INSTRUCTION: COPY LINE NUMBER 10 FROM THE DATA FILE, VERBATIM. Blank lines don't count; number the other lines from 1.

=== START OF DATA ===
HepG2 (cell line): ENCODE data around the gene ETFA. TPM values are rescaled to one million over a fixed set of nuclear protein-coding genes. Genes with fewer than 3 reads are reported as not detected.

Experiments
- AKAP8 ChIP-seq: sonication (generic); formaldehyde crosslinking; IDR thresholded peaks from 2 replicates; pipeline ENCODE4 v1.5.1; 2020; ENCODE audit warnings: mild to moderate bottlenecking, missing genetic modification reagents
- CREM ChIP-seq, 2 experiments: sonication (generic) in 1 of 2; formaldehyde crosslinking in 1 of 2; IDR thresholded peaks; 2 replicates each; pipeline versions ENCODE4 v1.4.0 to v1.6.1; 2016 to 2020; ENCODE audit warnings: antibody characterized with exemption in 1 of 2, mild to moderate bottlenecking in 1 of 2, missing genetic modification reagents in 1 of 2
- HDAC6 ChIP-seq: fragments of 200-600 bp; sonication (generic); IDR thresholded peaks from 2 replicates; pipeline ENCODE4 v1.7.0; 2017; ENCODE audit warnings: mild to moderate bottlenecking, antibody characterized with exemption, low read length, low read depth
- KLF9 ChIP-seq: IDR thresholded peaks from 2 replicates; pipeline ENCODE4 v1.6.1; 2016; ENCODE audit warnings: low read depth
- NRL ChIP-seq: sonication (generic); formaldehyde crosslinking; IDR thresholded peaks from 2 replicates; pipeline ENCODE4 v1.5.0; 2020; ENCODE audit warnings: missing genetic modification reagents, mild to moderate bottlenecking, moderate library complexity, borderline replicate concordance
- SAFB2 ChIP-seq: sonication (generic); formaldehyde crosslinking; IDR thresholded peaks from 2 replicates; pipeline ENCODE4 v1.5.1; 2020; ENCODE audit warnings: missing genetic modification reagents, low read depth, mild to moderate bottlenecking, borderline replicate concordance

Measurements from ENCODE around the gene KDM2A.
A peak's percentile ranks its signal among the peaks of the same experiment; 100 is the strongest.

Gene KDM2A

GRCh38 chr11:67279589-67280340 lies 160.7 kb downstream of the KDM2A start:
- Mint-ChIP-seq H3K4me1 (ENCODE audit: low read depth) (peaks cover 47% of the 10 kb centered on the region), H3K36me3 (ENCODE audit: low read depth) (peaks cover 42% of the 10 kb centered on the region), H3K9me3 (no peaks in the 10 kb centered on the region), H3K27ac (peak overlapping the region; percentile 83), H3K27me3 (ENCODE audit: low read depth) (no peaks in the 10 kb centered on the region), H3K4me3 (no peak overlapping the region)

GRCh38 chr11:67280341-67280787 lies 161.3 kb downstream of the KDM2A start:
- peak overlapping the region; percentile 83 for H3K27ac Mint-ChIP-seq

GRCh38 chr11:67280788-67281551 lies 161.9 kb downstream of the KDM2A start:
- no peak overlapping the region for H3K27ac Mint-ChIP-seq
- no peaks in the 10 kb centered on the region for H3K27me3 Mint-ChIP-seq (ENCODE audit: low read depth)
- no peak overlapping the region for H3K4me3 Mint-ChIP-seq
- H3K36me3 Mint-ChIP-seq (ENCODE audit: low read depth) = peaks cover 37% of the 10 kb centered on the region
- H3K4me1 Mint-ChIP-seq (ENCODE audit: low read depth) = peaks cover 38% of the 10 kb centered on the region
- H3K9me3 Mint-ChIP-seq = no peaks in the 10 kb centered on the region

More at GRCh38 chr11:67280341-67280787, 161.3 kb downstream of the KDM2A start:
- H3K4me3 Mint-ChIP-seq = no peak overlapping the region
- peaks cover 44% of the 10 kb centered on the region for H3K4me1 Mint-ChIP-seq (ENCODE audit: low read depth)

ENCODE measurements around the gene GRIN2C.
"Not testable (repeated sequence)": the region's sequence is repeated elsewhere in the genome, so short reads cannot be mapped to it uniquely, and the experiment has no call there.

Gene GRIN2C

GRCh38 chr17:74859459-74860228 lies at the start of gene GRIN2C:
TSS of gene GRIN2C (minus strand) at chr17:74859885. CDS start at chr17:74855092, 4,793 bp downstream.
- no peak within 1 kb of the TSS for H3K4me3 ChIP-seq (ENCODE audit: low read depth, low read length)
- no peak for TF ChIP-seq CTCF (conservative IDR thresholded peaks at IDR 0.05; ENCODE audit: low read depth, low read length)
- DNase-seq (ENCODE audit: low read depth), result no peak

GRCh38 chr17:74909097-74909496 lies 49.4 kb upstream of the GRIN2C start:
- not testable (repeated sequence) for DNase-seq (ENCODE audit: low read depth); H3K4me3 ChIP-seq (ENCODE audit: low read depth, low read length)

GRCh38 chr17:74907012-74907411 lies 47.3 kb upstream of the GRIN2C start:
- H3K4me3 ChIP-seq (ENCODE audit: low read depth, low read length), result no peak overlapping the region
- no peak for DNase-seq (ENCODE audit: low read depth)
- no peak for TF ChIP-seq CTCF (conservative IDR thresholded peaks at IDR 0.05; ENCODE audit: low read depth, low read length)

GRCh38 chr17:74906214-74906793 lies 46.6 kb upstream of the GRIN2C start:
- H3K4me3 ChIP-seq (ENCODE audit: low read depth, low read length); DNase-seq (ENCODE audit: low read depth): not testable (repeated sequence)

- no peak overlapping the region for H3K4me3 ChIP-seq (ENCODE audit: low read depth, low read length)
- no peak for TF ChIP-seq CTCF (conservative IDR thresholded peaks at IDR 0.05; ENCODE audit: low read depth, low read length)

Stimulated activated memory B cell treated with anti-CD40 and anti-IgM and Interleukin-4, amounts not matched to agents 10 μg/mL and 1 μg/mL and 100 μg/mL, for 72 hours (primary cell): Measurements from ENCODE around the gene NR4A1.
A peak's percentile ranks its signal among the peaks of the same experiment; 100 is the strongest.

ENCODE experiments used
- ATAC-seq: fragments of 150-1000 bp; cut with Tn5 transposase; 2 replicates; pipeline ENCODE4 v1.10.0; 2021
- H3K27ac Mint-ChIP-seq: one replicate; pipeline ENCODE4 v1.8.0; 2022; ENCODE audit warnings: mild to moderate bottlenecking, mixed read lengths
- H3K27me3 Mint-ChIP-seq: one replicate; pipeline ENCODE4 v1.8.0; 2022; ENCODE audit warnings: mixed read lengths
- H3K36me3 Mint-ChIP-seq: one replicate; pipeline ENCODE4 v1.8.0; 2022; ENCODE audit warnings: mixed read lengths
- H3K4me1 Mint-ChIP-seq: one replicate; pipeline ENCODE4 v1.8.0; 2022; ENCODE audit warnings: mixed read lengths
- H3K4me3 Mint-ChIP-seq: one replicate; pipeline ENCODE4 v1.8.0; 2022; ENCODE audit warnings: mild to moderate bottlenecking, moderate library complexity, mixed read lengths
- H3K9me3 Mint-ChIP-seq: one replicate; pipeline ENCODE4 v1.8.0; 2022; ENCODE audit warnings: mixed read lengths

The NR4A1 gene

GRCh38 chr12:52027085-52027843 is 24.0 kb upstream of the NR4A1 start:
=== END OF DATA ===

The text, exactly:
A peak's percentile ranks its signal among the peaks of the same experiment; 100 is the strongest.